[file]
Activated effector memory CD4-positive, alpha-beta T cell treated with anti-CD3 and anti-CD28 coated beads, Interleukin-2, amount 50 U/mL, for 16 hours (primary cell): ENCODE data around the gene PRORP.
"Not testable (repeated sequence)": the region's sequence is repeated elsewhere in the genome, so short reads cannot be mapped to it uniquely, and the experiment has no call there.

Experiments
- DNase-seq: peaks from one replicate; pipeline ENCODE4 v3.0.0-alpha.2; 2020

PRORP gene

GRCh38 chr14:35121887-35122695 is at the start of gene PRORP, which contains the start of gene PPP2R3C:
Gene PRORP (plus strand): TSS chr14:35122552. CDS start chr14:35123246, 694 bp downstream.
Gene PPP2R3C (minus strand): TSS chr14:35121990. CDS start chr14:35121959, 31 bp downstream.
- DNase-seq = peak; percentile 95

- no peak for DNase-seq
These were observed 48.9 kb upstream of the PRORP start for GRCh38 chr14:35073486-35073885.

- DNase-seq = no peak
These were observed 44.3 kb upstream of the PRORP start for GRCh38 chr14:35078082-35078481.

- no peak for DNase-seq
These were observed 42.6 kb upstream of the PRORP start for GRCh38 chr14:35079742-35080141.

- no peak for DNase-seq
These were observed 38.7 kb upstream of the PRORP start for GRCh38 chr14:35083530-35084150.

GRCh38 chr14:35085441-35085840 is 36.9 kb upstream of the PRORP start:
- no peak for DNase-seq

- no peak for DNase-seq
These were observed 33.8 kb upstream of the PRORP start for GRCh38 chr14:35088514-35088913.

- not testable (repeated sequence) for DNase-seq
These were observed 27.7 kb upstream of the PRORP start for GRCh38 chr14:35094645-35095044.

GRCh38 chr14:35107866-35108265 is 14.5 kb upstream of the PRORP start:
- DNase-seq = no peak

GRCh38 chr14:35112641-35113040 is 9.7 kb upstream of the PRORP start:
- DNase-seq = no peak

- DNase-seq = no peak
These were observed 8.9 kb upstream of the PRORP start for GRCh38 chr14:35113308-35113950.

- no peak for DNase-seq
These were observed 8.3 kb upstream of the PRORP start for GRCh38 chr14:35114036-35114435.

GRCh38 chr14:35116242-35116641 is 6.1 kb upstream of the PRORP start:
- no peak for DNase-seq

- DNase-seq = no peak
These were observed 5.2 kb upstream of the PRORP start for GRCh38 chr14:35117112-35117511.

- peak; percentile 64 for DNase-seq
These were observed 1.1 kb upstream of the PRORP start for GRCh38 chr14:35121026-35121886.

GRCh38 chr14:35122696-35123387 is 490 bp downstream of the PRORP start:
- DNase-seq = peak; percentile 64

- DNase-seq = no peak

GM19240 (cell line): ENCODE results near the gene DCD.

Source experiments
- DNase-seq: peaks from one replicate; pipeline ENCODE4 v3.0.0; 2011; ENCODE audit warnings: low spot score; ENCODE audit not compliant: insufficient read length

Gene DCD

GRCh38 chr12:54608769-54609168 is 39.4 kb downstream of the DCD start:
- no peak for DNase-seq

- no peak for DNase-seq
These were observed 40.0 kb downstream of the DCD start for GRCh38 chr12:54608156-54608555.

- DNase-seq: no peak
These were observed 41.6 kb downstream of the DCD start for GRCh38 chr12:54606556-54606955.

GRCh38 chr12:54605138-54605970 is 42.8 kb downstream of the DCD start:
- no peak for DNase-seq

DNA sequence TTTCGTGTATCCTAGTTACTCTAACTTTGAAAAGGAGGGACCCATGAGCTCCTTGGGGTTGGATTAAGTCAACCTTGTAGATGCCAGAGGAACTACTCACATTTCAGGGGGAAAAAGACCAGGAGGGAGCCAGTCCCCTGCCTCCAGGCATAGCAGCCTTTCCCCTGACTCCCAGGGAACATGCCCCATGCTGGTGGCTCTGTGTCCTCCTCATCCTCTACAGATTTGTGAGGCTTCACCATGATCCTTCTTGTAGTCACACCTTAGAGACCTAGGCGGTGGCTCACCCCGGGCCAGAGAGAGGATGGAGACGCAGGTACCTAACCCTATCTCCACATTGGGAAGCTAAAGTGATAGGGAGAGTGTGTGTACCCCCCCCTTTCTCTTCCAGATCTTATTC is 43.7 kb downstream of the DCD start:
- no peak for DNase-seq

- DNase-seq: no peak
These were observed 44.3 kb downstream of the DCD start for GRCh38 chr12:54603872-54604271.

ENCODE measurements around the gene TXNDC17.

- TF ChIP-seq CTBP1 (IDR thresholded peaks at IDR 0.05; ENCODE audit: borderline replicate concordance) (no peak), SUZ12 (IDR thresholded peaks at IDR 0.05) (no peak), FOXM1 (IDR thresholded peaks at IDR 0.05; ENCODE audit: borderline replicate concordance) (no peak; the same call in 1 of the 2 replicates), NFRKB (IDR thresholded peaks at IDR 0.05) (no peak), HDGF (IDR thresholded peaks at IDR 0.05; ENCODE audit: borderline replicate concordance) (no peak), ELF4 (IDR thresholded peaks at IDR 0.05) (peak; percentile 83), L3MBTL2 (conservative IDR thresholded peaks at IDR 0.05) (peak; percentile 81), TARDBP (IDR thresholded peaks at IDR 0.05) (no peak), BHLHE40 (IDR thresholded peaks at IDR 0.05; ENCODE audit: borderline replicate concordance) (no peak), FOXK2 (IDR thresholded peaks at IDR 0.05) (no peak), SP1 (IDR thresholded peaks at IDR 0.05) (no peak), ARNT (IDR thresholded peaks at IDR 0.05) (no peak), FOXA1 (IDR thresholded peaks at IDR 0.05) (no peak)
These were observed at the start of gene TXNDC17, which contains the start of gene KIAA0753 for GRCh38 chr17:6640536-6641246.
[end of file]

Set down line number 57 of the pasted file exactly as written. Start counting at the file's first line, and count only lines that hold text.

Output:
ENCODE measurements around the gene TXNDC17.